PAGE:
Thursday, April 12, 2007
New Orleans 1960
In 1960, noted photographer William Claxton and German musicologist Joachim Berendt travelled the United States to document the American Art Form. The massive coffee table book JazzLife was published by Taschen and available in a regular edition which lists for $200 or a deluxe edition with prints and an audio CD for over $1000. It is a 700 page book and weighs over 17 pounds. Did I say coffee table book, the book itself might serve as a coffee table. Ok enough for the poor attempts at humor.
From JazzLife, Taschen has published the portion devoted to the New Orleans, New Orleans 1960, which is a more manageable 191 pages and has pertinent text portions to explain their trip across the United States and their experiences in the Crescent City and also Angola Penitentiary. It is dedicated to the many souls who lost their lives and the survivors who are rebuilding the city.
The selling point for this are the stunning photos of Claxton, who is probably best known for his iconic images of James Dean and Chet Baker. There are many striking images here, mostly of traditional jazz performers including the Eureka Brass Band, the Tuxedo Brass Band, the marvelous clarinet player George Lewis (and one of a marvelous one of Lewis' wife and Lewis 100 + year old mother), Nick LaRocca (who they recall was still claiming to have invented jazz), drummer Paul Barbarin, blues singer Lizzie Miles, trombonist Jim Robinson, Lewis Keppard and so many others. There are a couple images of a picnic in Slidell where Snooks Eaglin and band are seen playing on a truck bed, as well as a marvelous image of the Melvin Lastie Quintet (which included at the time drummer Charles ' Honeyboy' Otis), one of the few representations of modern jazz that they captured. A series of images here also follow a funeral to the cemetery and then back witnessing the second line exploding on the way back. The section on Angola includes marvelous images of Hoagman Maxey and Roosevelt Charles.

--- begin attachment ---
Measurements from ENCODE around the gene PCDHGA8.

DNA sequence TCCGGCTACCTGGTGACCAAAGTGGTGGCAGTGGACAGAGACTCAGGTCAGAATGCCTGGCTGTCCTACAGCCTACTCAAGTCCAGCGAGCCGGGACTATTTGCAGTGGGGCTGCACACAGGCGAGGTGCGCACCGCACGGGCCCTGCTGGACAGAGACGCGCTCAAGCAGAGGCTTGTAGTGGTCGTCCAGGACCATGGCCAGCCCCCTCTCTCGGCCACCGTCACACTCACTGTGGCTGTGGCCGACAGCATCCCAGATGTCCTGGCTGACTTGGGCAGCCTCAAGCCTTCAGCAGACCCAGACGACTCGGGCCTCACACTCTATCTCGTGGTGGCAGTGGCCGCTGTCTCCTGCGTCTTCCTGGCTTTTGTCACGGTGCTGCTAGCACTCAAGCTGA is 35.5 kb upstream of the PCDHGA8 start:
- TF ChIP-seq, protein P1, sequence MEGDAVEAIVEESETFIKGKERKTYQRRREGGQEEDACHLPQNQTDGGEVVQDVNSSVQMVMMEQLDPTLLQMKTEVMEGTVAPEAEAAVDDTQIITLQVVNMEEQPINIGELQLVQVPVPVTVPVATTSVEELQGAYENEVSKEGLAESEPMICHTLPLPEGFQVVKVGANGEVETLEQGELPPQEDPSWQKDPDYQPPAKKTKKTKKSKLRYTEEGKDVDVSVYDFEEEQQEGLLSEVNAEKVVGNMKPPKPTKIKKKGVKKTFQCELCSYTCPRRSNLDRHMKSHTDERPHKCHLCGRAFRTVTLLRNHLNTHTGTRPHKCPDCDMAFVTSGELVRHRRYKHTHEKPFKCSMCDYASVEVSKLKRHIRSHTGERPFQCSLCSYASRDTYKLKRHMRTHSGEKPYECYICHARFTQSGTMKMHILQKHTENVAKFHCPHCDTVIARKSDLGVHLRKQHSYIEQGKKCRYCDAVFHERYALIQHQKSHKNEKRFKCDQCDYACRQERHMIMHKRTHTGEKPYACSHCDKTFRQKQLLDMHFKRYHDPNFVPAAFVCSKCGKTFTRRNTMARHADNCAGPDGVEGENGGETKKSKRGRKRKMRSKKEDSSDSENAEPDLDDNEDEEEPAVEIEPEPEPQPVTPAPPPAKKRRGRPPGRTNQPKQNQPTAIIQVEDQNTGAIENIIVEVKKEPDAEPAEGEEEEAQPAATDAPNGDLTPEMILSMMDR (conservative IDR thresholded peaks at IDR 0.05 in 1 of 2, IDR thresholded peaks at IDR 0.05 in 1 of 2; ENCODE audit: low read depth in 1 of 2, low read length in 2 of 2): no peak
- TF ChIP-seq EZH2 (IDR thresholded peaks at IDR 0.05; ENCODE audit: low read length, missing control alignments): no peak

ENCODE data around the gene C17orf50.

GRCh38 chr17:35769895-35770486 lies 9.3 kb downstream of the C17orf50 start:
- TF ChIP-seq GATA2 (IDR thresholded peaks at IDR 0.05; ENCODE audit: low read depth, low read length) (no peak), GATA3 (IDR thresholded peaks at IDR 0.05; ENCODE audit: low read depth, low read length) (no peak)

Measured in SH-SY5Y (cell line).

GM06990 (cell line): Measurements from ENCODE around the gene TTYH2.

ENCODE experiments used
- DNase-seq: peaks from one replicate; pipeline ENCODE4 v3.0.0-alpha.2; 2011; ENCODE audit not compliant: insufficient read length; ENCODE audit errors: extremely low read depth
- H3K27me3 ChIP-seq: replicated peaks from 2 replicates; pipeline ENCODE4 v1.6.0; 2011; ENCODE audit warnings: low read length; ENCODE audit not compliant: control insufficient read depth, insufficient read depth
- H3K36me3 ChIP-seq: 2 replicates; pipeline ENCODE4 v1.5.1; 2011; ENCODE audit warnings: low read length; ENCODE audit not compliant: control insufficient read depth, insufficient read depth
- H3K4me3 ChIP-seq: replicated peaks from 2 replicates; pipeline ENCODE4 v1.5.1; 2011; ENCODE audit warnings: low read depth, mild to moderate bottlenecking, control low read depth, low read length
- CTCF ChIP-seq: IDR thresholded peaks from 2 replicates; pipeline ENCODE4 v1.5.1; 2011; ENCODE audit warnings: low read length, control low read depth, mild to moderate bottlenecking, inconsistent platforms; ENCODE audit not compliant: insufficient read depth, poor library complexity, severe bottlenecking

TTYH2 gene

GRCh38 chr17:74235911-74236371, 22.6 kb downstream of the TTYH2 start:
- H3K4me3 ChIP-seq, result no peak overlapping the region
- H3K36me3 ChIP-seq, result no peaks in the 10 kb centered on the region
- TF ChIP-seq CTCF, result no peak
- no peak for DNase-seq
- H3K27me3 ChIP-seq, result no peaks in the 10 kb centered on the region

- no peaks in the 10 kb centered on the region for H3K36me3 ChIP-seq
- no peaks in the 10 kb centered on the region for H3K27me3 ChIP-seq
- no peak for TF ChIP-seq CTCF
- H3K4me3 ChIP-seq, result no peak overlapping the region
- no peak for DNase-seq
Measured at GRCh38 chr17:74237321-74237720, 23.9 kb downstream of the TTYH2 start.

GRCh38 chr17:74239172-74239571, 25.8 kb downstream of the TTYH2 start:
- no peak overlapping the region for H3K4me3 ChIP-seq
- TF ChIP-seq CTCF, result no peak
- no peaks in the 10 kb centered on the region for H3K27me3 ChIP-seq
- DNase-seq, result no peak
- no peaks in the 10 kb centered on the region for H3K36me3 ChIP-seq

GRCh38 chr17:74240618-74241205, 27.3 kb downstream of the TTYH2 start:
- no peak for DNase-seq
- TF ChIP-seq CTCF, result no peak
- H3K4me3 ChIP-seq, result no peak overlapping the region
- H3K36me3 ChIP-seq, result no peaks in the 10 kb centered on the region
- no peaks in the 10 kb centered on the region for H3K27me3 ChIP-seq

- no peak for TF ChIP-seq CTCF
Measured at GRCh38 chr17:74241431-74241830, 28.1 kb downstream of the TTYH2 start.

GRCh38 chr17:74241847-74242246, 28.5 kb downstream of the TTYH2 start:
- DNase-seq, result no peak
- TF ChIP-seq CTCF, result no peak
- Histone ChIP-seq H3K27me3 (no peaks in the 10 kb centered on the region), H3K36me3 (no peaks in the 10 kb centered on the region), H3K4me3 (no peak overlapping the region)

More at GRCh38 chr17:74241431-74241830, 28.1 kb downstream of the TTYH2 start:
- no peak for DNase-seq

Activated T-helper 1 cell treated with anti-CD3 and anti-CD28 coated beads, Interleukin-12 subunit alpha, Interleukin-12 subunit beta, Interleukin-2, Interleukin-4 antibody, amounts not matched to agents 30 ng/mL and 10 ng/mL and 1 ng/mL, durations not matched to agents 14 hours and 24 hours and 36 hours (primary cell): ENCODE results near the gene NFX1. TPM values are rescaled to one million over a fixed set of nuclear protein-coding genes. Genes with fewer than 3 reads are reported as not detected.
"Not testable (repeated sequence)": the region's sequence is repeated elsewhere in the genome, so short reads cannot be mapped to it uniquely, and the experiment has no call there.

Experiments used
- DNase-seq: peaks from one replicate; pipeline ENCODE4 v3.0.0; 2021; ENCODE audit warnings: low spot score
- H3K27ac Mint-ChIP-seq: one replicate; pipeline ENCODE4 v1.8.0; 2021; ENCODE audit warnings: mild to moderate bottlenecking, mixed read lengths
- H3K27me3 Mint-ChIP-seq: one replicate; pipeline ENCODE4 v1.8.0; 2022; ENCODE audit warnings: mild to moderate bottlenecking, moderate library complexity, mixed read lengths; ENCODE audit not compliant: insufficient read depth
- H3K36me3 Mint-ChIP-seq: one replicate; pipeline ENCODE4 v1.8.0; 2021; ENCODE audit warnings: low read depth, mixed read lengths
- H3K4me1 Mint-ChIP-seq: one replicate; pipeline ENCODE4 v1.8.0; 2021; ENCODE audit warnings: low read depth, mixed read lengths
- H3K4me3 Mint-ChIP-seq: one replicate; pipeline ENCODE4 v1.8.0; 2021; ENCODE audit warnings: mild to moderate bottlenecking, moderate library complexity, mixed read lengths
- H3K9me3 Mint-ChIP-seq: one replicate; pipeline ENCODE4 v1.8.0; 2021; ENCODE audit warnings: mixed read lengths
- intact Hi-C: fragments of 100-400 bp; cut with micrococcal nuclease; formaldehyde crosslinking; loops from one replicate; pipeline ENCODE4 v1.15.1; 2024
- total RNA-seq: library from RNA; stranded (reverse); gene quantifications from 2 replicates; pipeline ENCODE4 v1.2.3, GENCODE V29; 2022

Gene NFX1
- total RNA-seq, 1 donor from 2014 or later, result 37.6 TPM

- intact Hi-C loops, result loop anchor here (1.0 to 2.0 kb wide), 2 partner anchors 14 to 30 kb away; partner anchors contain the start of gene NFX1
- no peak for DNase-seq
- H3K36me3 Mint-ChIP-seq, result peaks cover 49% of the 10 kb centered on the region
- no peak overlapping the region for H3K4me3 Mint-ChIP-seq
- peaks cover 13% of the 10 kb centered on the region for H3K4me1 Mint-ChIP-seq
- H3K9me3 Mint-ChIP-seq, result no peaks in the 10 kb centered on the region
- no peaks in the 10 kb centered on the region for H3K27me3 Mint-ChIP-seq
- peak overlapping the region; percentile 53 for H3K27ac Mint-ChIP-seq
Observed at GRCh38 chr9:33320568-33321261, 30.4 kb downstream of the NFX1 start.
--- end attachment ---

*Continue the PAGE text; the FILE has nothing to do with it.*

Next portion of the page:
Text is presented in English, French and German and certainly helps the appreciation of the marvelous images. Certainly this will appeal to lovers of traditional jazz and the Cresent City.